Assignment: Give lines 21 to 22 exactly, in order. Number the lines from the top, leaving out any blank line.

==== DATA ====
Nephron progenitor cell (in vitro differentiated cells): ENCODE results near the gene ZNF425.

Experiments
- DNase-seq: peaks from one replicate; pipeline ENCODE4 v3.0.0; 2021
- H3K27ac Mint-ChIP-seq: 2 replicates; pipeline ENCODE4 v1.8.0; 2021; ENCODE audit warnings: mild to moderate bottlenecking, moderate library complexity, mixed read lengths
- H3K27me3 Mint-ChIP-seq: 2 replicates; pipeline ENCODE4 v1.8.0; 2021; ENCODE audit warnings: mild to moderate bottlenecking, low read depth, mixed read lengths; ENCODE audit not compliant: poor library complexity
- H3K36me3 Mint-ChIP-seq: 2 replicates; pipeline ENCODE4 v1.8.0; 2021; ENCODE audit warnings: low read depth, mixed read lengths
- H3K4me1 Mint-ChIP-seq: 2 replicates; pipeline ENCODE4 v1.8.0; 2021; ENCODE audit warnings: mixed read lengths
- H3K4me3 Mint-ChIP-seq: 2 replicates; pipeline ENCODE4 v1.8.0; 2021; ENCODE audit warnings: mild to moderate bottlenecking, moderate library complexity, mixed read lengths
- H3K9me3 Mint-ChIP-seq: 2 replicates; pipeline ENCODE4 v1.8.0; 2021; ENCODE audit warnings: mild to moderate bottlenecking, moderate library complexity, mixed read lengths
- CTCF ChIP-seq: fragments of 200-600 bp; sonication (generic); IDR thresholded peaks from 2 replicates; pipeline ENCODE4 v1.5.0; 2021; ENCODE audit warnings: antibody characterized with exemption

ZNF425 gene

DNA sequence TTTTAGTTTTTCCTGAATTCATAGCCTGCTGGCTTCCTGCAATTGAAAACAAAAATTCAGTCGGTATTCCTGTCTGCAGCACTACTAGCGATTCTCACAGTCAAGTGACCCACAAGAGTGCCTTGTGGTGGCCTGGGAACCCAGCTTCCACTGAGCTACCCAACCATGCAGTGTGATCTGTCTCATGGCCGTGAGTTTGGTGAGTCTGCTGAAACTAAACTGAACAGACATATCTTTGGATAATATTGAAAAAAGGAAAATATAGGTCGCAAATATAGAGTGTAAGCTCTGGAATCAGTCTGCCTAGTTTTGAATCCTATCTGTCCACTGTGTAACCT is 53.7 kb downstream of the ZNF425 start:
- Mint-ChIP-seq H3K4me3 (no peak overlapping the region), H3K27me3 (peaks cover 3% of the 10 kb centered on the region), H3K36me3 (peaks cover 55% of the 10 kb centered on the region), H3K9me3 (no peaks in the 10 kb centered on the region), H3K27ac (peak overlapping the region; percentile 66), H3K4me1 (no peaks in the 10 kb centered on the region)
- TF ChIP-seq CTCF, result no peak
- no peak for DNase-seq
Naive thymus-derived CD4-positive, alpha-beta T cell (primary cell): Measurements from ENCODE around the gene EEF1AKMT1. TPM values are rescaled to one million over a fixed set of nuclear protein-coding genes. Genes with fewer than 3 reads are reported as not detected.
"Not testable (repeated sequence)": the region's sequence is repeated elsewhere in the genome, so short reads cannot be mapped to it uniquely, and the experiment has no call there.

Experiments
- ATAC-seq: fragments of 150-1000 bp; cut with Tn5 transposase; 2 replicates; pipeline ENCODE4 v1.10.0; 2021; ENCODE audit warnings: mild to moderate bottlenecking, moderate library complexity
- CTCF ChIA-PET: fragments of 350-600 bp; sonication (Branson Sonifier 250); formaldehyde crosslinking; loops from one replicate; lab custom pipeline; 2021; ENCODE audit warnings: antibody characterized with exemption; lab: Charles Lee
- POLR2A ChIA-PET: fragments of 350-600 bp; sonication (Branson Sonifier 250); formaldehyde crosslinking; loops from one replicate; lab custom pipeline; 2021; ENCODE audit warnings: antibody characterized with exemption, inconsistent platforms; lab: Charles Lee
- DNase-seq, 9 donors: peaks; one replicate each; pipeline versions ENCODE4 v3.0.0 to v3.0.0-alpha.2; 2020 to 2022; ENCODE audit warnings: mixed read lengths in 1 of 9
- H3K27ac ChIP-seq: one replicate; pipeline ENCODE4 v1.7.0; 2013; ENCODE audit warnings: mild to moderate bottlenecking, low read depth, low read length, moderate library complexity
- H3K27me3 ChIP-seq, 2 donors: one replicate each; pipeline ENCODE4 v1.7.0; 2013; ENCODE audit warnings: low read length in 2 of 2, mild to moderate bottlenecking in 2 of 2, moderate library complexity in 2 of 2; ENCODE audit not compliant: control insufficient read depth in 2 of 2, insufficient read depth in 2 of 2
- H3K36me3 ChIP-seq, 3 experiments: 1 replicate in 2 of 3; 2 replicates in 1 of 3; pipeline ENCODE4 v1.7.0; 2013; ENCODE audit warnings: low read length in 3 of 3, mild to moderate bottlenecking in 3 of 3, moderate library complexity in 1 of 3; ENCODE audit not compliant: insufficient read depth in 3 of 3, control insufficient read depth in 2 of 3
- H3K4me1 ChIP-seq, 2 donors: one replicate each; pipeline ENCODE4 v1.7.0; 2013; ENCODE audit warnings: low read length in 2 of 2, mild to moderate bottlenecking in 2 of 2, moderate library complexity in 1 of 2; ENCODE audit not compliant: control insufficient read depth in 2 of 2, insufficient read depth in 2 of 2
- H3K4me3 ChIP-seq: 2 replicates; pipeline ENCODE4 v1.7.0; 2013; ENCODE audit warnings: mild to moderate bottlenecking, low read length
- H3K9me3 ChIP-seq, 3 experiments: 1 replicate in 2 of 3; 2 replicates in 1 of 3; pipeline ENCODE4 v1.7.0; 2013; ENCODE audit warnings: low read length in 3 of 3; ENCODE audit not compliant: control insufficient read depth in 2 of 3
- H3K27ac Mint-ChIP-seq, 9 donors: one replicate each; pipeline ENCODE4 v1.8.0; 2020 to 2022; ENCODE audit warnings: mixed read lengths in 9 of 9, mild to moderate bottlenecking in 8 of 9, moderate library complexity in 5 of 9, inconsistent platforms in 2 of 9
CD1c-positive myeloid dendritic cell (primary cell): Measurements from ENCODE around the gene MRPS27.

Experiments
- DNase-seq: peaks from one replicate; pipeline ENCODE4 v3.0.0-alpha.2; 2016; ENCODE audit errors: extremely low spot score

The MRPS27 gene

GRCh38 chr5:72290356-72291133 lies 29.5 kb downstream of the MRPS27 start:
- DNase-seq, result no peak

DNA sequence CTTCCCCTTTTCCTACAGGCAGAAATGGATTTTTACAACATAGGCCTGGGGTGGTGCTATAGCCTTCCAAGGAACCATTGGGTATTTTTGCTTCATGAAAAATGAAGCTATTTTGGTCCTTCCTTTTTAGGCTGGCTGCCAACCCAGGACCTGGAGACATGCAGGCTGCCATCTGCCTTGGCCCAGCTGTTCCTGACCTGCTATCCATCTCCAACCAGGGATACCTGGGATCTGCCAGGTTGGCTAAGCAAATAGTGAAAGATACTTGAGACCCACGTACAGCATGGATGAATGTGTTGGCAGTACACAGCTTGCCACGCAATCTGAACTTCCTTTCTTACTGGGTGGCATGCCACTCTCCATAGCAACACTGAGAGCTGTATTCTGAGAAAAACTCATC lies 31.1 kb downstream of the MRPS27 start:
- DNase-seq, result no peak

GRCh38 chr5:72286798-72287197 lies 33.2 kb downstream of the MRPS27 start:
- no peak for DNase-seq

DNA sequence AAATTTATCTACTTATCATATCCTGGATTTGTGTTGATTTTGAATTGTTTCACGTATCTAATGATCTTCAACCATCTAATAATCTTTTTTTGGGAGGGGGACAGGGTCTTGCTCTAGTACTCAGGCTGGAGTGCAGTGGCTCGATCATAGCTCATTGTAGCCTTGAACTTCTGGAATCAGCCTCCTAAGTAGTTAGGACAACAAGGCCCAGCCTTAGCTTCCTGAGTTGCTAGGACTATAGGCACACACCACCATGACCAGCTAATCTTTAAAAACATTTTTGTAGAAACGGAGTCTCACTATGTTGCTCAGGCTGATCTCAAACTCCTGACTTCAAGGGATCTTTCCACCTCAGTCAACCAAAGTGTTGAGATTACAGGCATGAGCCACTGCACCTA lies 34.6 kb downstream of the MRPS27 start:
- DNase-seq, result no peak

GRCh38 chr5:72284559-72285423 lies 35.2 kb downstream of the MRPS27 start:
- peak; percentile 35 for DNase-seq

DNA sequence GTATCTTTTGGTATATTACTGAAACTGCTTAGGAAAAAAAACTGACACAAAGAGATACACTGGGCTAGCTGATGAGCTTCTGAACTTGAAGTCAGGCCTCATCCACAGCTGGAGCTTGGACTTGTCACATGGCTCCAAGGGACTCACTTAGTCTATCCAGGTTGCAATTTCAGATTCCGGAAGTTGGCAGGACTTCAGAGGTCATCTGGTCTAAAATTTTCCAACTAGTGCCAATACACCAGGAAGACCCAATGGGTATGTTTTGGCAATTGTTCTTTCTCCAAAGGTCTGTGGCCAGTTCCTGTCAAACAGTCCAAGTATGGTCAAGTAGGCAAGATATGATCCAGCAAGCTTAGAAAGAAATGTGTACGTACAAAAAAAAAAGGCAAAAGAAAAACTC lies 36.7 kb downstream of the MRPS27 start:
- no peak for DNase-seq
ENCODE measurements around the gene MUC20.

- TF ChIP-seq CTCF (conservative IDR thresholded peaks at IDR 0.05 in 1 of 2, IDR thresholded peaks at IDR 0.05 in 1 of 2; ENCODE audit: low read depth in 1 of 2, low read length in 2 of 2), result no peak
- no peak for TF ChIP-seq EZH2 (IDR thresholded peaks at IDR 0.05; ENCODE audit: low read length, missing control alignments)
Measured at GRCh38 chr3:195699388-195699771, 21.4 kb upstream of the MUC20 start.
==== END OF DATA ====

- POLR2A ChIA-PET: fragments of 350-600 bp; sonication (Branson Sonifier 250); formaldehyde crosslinking; loops from one replicate; lab custom pipeline; 2021; ENCODE audit warnings: antibody characterized with exemption, inconsistent platforms; lab: Charles Lee
- DNase-seq, 9 donors: peaks; one replicate each; pipeline versions ENCODE4 v3.0.0 to v3.0.0-alpha.2; 2020 to 2022; ENCODE audit warnings: mixed read lengths in 1 of 9